Up to 17 Million Poor People May Still lack Coverage Despite Affordable Care Act Being Upheld

Millions of poor Americans may still be left without  health insurance despite the Supreme Court upholding President Obama’s signature legislative accomplishment, the Affordable Care Act. The Supreme Court ruling did not give individuals the option to opt of the law’s mandate but states were granted the option to not expand their Medicaid programs leaving coverage for at least 17 million poor people in limbo.

Republican officials in more than a half-dozen states said they are either opposed to or had serious doubts about expanding Medicaid, regardless if the federal government picks up all the costs in the first few years and covers at least 90 percent of the expenses after that.

In writing the law, Congress assumed that the poorest uninsured people would gain coverage through Medicaid, while some people with slightly higher incomes would receive federal subsidies to buy private insurance. Now, poor people who live in a state that decides to not expand its Medicaid program will find themselves unable to obtain either Medicaid or subsidies.

Under the law, subsidies are available to people with incomes from the poverty level up to four times that amount, but not to people with incomes below the poverty level ($23,050 for a family of four).

Governors in Kansas, Nebraska and South Carolina, among other states, have said they would have difficulty affording even the comparatively small share of costs that states would eventually have to pay.

Gov. Dave Heineman of Nebraska, a Republican who is chairman of the National Governors Association, indicated that he was against expanding Medicaid eligibility.

“As I have said repeatedly, if this unfunded Medicaid expansion is implemented, state aid to education and funding for the University of Nebraska will be cut or taxes will be increased,” Mr. Heineman said.

In South Carolina, Rob Godfrey, a spokesman for Gov. Nikki R. Haley, said, “We’re not going to shove more South Carolinians into a broken system that further ties our hands when we know the best way to find South Carolina solutions for South Carolina health problems is through the flexibility that block grants provide.”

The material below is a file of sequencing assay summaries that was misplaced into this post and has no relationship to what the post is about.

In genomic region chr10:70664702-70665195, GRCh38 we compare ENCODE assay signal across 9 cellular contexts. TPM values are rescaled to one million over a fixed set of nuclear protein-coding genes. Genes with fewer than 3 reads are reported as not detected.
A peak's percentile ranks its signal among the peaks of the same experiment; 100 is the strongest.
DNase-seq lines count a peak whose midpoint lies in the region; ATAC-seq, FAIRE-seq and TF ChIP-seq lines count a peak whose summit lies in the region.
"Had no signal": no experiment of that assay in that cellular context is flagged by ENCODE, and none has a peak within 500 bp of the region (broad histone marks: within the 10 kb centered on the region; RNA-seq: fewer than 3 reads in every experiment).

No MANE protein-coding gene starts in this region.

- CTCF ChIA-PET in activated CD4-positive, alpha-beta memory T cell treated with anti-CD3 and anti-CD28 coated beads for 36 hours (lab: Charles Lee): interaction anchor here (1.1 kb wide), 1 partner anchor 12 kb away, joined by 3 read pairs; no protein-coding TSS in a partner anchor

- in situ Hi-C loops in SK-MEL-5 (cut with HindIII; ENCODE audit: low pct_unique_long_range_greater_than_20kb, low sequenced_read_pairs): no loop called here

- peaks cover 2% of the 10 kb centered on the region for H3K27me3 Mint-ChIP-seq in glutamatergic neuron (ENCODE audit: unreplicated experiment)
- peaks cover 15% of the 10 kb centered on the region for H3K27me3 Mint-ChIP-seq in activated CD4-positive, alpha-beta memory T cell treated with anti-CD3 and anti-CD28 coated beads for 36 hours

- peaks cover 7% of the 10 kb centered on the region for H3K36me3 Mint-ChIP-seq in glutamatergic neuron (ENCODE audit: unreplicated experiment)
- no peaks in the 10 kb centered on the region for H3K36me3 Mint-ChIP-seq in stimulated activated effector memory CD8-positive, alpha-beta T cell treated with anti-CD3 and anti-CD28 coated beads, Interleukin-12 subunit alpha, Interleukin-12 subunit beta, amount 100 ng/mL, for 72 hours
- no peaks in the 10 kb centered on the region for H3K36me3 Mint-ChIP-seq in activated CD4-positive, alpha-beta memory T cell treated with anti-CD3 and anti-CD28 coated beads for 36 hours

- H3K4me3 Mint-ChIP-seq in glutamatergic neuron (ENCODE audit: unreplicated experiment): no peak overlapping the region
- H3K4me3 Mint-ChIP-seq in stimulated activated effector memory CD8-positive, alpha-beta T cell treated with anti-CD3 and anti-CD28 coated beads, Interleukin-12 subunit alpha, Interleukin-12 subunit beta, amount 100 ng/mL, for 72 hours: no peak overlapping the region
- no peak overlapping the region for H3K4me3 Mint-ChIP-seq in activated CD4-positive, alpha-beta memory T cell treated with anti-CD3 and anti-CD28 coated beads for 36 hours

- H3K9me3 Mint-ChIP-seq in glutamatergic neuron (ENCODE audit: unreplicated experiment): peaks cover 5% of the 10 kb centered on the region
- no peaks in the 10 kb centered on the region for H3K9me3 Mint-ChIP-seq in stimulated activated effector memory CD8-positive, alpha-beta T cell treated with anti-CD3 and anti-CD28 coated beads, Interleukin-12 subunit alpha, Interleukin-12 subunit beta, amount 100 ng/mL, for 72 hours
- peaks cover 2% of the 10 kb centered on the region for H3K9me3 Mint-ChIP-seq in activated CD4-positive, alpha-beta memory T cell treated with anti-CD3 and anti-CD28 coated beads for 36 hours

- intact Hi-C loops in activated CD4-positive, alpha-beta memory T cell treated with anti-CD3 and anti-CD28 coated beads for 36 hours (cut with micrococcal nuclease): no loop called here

In New Hampshire, State Representative Andrew J. Manuse said he and other Republicans were already working to block the expansion of Medicaid. “We can’t afford it,” Mr. Manuse said. “It’s as simple as that. Thank God the Supreme Court gave us an option.”

Republican governors in Wisconsin and Louisiana said they would wait to see the results of November’s elections before deciding whether to expand Medicaid, in the hope that Mitt Romney will be elected president and undo the health care law. “That’s why we have refused to implement the Obamacare health exchange or the Medicaid expansion,” said Gov. Bobby Jindal of Louisiana.

“Because the expansion is such a good deal for states, they should move forward and cover low-income adults in their states,” said Judith Solomon, a health policy analyst at the Center on Budget and Policy Priorities, a liberal research and advocacy group. “But what happens in states that do not go ahead and provide coverage? The poorest adults — primarily parents and other adults working for low wages — will be left out in the cold.”

Richard J. Umbdenstock, the president of the American Hospital Association, said that hospitals around the country would lobby for the Medicaid expansion. “If states do not avail themselves of this opportunity,” he said, “the federal money will go to other states, and hospitals will be left with large numbers of the uninsured.”

Nancy M. Schlichting, chief executive of the Henry Ford Health System in Detroit, said she “absolutely will lobby” for the expansion of Medicaid. She said she expected Gov. Rick Snyder, a Republican, to support the expansion, but she added, “he may have trouble” getting it through the Michigan Legislature.

Congress has repeatedly expanded Medicaid in the last 25 years, and states often had new sources of revenue, like money from the settlement of lawsuits against major tobacco companies. “But this time is different,” said Dennis G. Smith, secretary of the Wisconsin Department of Health Services. “Virtually all states are struggling to sustain their current Medicaid programs.”

Illinois, facing severe financial problems, has already delayed Medicaid payments to some health care providers.

“Many hospitals are not being paid for six months or more after they provide services and file claims,” said Danny Chun, a spokesman for the Illinois Hospital Association. “Illinois is dead broke.”

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